House Speaker Shap Smith won’t run for attorney general

Smith told protestors on Wednesday that he wouldn't make promises he couldn't keep. Photo by Josh Larkin.

House Speaker Shap Smith. Photo by Josh Larkin

House Speaker Shap Smith said on Thursday he will not run for attorney general.

The announcement comes after weeks of speculation about whether he would seek the state’s top legal job.

Smith began publicly mulling a race for the post after TJ Donovan, the Chittenden County state’s attorney, formally announced he would challenge Vermont Attorney General William Sorrell in the Democratic primary on Aug. 28.

Though he said went as far as reviewing polling numbers for a possible three-way matchup with Sorrell and Donovan, and explored the idea with politicos, friends and family, ultimately he decided he will run for his House seat again this year and stay on as Speaker.

“The job of attorney general was really attractive to me because it’s about protecting the rights of Vermonters and representing Vermont and what I think are going to be some of the critical issues over next five years, for example, the intersection of state and federal rights,” Smith said. “From the perspective of someone who is a practicing lawyer, the job was really attractive.”

Based on an analysis of numbers from past primaries and conversations with political insiders and others, Smith determined that he could win the race. He told reporters in an impromptu press avail after an anticipated email went out Thursday afternoon: “I wouldn’t have considered the race if I didn’t think I could win it.”

The knowledge that he could have won the attorney general primary, he said, made the decision to take a pass this time more difficult. Had he run, it would have been his first race for statewide office.

Political observers say though Smith is from rural Morristown, his Chittenden County rivals would have gone head to head and divided the vote in the Burlington area, leaving the way clear for the Speaker to marshal his small army of House representatives around the state for boots-on-the-ground support.

Smith, who has worked as a lawyer in Burlington for 18 years, says he knows the city well and would have been competitive in the state’s most populous county.

So why did he decide to consider a run, then drop the idea? “It had more to do with a job I was interested in,” Smith said.

“I realized that the public policy issues that are facing the state of Vermont — strengthening the economy, building out infrastructure for the 21st century, making sure we strengthen the education system — those are issues I want to work on the next two years,” Smith said. “In the end, I realized how much I love being in the House.”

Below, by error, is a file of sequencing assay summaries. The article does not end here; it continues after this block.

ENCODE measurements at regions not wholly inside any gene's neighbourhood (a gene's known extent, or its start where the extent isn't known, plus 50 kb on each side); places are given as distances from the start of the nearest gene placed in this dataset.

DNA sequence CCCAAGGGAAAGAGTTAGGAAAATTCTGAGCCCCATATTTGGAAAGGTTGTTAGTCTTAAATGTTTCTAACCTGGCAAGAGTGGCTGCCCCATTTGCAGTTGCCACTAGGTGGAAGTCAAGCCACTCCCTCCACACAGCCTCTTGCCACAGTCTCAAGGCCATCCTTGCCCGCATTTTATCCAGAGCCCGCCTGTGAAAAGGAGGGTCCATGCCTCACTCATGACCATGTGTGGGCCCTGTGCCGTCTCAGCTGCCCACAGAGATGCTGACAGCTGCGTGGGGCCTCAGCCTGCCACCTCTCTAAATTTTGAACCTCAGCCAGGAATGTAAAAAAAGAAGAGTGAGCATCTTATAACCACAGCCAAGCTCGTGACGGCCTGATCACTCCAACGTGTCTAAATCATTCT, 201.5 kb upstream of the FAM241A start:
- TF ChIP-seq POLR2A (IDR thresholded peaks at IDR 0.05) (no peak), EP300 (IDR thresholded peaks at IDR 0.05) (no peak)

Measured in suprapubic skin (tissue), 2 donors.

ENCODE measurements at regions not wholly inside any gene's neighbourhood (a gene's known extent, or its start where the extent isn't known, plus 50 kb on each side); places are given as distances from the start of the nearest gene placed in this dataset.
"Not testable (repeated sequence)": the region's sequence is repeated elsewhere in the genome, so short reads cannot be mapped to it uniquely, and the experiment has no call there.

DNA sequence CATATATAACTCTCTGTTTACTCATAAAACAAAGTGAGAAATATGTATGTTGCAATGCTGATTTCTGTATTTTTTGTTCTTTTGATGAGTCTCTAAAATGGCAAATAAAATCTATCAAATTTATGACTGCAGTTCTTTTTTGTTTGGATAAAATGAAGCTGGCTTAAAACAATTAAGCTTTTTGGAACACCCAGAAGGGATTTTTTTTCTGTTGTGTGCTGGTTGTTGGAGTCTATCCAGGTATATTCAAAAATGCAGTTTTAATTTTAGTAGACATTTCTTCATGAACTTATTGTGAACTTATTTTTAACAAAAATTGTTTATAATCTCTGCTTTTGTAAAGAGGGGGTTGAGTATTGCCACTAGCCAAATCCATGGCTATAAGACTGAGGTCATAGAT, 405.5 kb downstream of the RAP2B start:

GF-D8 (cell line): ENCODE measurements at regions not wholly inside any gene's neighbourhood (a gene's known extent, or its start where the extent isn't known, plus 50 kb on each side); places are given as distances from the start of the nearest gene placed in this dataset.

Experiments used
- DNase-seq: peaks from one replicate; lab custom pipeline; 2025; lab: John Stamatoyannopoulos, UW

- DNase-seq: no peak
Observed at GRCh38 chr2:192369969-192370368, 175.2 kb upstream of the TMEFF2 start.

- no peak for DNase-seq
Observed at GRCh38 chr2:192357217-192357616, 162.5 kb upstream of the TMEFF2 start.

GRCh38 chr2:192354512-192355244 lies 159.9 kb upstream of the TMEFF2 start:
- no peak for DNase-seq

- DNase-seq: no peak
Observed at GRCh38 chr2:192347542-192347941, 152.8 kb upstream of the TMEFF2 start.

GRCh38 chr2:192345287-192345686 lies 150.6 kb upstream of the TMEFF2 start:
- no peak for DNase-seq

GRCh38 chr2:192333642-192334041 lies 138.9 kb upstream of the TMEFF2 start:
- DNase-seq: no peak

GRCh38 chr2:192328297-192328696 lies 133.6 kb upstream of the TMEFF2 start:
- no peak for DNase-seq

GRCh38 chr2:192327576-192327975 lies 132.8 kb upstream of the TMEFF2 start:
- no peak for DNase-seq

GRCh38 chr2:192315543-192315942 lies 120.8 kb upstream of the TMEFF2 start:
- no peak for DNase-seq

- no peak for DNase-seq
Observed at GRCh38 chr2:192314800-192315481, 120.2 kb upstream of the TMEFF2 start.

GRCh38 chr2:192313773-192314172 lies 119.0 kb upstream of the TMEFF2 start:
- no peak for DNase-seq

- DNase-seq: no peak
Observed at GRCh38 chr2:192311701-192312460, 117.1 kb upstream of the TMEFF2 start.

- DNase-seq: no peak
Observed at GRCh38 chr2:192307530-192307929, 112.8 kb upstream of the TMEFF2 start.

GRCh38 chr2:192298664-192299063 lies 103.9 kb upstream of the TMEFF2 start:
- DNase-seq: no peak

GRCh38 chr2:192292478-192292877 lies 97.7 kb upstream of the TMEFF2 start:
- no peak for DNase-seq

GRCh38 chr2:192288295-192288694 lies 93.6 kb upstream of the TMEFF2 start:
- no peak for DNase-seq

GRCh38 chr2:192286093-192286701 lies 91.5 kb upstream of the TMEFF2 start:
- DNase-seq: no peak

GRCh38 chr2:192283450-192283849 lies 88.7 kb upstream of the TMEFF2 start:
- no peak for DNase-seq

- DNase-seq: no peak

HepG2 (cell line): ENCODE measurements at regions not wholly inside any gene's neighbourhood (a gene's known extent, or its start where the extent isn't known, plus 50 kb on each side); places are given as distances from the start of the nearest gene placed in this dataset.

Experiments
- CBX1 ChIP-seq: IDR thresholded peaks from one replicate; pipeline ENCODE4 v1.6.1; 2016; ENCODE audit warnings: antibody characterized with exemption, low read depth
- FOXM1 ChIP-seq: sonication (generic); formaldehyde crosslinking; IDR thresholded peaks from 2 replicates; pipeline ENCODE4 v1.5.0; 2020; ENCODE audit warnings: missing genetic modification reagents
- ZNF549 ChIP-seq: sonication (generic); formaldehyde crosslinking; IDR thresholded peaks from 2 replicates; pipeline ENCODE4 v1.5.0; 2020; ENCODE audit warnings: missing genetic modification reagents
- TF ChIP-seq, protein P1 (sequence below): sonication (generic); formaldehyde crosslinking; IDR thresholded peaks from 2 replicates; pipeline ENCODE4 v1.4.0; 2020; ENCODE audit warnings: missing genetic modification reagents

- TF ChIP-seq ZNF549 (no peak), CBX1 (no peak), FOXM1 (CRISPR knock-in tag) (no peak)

Smith said he had a number of conversations with Gov. Peter Shumlin about whether he should enter the race. “His advice was do the right thing for you,” Smith said. “I think he had a preference.”

What that preference was, the governor didn’t say, according to Smith.

“The governor and I have had a really good working relationship the entire time we served together in the House and Senate,” Smith said. “Though we have disagreed on certain issues, we’ve worked well together. I think you’d have to ask him if he’d rather have me as Speaker or attorney general.”

Smith has served in the House for a decade and the last four years as Speaker. He has presided over the Legislature’s decision to legalize gay marriage and the state’s turbulent budget situation over the last four years of the Great Recession.

Lawmakers and observers in the Statehouse widely recognize Smith as one of the most effective Speakers in several decades.

Was he worried about finding an heir apparent for his role as leader of 150 representatives? “That wasn’t really a major part of my decision,” he said.

Reporters asked if his interest in running was an indication that he felt he could do a better job than Sorrell as attorney general.

He deftly sidestepped the question. “I felt I could bring a different perspective to the office,” Smith said. “The biggest focus of the attorney general’s office is civil litigation. I felt I could bring a different perspective to that than both the other people in the race.”

Smith says he’ll steer clear of endorsing Sorrell or Donovan in the primary.

Is running for governor a long-term goal? “If at some point there is an open seat, I might think about it,” he said.

Smith is a full-time attorney who specializes in civil litigation, intellectual property and insurance law for the Burlington firm Dinse, Knapp, McAndrew.

Anne Galloway

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